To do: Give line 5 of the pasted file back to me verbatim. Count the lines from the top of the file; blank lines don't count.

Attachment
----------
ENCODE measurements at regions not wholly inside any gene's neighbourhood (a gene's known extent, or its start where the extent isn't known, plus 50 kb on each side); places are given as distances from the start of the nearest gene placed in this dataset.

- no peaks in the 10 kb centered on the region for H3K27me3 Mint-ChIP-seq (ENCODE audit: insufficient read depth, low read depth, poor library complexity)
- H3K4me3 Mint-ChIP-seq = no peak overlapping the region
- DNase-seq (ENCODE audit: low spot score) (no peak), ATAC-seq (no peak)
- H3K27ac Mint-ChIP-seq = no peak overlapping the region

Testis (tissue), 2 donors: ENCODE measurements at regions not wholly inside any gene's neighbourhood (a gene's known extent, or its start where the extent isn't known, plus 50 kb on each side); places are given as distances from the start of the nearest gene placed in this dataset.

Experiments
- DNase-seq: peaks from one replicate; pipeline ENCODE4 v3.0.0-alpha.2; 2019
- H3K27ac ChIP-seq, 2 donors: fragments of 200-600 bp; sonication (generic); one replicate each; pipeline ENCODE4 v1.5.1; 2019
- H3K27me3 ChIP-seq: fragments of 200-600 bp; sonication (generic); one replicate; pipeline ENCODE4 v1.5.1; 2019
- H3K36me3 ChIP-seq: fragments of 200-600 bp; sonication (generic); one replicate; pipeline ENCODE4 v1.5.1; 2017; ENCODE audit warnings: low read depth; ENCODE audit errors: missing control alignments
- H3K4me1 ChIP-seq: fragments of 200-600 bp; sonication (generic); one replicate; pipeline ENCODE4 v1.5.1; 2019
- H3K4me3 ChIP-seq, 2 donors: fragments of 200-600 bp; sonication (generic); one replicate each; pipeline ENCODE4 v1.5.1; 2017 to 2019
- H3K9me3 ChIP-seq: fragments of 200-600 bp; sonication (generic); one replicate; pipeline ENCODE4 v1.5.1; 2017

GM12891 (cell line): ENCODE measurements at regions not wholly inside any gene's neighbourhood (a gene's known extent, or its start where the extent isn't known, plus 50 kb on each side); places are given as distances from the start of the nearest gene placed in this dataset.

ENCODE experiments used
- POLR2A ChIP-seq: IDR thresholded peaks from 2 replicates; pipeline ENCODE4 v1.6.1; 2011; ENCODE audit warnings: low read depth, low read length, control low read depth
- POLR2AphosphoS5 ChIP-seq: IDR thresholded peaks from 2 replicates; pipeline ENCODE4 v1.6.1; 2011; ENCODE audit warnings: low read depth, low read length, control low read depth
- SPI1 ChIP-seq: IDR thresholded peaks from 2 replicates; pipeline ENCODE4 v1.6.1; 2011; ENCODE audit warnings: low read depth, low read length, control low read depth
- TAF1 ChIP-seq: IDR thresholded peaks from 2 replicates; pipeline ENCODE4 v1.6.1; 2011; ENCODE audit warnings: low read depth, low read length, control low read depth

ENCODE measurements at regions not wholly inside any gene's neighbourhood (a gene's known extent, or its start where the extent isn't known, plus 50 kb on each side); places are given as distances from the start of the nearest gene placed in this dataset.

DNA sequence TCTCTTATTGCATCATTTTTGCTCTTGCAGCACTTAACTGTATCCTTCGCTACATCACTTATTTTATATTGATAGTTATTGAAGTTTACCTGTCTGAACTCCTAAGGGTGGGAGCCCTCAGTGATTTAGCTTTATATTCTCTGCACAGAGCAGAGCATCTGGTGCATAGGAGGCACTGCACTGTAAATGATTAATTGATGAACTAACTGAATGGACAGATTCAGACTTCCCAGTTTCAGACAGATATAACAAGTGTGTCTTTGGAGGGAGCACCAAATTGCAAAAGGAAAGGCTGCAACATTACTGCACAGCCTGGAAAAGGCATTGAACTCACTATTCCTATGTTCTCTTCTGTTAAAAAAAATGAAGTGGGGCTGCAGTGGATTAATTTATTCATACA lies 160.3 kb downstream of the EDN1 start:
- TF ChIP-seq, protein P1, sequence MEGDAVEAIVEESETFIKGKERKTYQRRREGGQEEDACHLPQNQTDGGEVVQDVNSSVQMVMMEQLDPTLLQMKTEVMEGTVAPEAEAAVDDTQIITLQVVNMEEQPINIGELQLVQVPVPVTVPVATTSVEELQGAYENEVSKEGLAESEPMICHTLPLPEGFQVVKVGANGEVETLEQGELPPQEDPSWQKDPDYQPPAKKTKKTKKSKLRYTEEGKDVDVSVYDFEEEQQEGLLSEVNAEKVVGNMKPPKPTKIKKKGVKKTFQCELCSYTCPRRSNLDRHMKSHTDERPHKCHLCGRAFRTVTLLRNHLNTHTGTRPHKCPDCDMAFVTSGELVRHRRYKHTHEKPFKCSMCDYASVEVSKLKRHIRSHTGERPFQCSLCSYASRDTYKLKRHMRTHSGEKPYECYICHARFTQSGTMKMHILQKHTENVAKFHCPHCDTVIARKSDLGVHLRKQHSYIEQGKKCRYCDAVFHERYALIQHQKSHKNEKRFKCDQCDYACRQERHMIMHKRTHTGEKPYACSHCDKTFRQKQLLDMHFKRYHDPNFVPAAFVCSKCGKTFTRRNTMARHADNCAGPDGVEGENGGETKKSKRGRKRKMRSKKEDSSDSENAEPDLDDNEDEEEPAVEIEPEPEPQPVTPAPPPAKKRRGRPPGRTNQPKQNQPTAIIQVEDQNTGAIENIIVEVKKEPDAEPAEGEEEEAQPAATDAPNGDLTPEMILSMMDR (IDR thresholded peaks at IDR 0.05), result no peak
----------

- H3K27ac Mint-ChIP-seq = no peak overlapping the region